Friday, January 31, 2003

Coercive marketing and the PTO

A lot has changed in school since I was a kid, some of it for the better, a lot for the worse. One thing that is really ticking me off is the use of children as a marketing arm for various goods and services only vaguely related to school.

For example, our local PTO routinely holds “contests” where classes that make a certain sales quota are rewarded with an ice cream or pizza party. In other words, little Jimmy and Sarah and LaToya are being used to coerce Mom and Dad into buying stuff so that the PTO can get a kickback from the ACME Over-Priced Products Company of P.O. Box, New Jersey. This is all coordinated through our local taxpayer-funded schools – attendance mandatory by law.

It used to be just Scholastic that had penetrated this market, and the books they sell are reasonably priced and closely related to education, but it’s gotten worse. For example, Wednesday (or is it Thursday?) is grocery day. Yep, every week you can have your kid schlep home groceries from school, as though his usual load of books and papers isn’t enough. Now they’re selling “discount cards” good for I don’t know what, but if 20 kids (virtually the entire class) sell one they get a pizza party. Guess who little six-year-old Tommy expects to buy this latest swindle?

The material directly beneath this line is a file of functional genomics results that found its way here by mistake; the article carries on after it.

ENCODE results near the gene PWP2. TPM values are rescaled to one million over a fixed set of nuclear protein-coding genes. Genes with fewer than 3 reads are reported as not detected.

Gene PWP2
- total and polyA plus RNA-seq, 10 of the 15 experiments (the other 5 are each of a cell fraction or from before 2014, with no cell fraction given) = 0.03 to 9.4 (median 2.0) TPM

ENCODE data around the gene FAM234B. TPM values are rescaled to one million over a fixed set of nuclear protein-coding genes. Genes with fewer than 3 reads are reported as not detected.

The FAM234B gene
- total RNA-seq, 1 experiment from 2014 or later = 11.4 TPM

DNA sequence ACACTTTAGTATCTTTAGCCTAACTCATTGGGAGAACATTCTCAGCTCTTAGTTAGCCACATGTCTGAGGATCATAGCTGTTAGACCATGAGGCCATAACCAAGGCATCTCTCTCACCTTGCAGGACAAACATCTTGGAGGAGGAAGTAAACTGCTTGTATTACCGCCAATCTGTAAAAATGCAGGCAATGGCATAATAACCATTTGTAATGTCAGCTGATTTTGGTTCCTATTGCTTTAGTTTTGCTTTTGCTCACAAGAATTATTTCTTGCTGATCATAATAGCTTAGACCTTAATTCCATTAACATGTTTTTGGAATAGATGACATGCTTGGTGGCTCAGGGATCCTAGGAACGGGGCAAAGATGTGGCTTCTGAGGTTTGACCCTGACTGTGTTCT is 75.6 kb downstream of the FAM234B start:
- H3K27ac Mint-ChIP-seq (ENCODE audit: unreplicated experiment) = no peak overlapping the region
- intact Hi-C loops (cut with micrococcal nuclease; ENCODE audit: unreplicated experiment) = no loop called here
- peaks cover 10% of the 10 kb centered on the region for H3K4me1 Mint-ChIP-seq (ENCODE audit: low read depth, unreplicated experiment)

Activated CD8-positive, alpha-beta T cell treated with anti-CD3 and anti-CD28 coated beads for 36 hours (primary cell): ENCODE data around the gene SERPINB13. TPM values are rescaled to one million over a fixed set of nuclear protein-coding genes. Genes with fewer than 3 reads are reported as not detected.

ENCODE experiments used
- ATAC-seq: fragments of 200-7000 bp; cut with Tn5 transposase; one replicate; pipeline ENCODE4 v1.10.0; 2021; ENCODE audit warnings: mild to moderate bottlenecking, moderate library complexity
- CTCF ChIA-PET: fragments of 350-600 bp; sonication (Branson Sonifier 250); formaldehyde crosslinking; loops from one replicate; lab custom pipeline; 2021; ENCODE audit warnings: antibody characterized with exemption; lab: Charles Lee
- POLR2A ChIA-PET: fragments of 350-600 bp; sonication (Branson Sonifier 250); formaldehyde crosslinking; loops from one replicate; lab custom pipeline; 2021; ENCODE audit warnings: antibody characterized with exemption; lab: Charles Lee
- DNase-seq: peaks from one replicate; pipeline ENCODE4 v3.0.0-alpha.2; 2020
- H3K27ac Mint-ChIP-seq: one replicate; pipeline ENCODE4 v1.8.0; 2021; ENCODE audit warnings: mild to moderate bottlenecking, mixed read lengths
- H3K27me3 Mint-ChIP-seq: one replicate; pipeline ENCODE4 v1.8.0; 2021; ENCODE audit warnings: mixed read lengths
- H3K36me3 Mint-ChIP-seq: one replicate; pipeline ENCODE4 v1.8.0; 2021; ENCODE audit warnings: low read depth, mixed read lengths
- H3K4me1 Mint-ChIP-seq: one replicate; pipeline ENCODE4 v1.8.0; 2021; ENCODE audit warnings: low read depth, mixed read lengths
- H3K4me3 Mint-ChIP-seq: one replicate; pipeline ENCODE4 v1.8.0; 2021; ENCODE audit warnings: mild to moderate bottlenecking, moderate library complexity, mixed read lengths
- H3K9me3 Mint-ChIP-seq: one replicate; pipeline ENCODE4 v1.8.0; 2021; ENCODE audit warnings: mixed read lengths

This isn't just my local school district. An entire industry aimed at marketing through the public schools has cropped up. Only unlike the crops of well-educated students the schools are supposed to be producing, this industry deserves to be ploughed under and the fields salted so that it will never happen again.
posted at 10:56 AM

Going to war without France
Dean Esmay reports that the:

Line of the week comes from Jed Babbin, former Deputy Undersecretary of Defense:

Going to war without France is like going deer hunting without an accordion. You just leave a lot of useless, noisy baggage behind.

As stated on last night's Hardball with Chris Matthews.

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